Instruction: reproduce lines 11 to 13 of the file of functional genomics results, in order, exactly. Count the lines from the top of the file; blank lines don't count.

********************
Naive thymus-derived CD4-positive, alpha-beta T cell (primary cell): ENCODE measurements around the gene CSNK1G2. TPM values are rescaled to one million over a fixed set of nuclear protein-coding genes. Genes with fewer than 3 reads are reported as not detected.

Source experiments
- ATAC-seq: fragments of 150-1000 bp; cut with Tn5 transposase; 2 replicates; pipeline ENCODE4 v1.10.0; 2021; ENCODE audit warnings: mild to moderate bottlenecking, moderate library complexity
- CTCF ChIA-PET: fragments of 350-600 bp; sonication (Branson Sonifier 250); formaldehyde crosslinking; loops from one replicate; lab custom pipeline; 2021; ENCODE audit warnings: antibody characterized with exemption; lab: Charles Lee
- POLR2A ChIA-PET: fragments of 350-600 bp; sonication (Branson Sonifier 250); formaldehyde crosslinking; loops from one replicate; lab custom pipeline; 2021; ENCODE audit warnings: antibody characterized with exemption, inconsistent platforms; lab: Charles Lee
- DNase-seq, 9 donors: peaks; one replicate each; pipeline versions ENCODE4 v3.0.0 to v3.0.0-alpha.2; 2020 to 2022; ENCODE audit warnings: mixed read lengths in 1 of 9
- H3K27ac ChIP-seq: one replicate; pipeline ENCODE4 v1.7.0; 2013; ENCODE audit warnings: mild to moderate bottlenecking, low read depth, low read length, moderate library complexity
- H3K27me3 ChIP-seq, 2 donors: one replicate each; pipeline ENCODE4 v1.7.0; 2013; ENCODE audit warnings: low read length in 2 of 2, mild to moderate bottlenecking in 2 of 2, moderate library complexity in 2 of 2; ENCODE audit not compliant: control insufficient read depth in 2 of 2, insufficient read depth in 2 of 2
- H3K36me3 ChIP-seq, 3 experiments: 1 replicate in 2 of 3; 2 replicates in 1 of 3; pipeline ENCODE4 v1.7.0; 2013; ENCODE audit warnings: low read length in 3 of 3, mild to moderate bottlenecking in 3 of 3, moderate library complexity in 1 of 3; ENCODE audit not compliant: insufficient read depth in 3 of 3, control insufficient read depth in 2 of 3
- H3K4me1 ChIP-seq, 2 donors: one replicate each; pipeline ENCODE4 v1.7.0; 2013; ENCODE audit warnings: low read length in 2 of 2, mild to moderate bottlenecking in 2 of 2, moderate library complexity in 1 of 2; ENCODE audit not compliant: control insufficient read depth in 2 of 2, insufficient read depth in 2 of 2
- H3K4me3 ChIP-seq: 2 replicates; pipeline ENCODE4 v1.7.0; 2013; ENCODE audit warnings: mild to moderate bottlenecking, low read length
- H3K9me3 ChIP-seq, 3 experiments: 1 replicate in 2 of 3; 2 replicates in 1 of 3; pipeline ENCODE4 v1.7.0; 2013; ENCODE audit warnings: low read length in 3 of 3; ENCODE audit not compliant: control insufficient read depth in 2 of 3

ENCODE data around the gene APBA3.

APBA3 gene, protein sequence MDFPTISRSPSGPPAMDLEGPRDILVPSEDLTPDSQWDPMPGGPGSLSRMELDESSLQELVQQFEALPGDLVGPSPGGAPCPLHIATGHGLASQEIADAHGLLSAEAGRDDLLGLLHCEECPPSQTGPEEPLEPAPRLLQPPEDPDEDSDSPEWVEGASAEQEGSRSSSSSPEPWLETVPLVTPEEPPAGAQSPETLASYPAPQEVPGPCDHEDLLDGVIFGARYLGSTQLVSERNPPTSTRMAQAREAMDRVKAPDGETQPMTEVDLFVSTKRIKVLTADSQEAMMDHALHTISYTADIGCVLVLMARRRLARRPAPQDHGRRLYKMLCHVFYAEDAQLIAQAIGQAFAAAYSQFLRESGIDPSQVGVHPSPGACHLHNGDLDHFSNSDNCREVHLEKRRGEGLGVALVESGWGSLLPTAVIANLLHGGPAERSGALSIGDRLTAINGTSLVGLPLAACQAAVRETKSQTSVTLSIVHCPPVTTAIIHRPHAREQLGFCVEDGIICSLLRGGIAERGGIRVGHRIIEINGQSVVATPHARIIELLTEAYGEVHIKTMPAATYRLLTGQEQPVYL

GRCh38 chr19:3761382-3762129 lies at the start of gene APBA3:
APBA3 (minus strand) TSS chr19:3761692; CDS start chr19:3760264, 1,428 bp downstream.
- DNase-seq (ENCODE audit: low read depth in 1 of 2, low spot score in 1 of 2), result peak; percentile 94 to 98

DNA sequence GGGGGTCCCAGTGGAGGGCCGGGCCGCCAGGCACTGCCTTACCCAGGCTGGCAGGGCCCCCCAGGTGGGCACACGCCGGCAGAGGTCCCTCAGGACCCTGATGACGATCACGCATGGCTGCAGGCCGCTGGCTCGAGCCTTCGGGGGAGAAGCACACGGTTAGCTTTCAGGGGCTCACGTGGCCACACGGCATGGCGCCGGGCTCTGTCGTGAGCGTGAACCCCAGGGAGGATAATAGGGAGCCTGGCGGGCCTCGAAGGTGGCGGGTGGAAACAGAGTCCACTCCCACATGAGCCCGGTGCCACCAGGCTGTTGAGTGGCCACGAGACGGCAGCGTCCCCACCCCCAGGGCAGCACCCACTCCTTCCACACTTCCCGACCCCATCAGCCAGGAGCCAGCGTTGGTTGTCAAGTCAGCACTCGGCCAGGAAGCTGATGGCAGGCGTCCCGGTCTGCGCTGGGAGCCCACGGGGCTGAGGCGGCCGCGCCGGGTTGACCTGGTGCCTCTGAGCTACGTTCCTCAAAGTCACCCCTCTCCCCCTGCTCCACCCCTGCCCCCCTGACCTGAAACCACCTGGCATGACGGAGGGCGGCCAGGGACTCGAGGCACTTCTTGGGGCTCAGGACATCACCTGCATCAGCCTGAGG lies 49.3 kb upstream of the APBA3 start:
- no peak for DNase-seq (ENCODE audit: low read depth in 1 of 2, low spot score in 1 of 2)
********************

- H3K4me3 ChIP-seq: 2 replicates; pipeline ENCODE4 v1.7.0; 2013; ENCODE audit warnings: mild to moderate bottlenecking, low read length
- H3K9me3 ChIP-seq, 3 experiments: 1 replicate in 2 of 3; 2 replicates in 1 of 3; pipeline ENCODE4 v1.7.0; 2013; ENCODE audit warnings: low read length in 3 of 3; ENCODE audit not compliant: control insufficient read depth in 2 of 3

ENCODE data around the gene APBA3.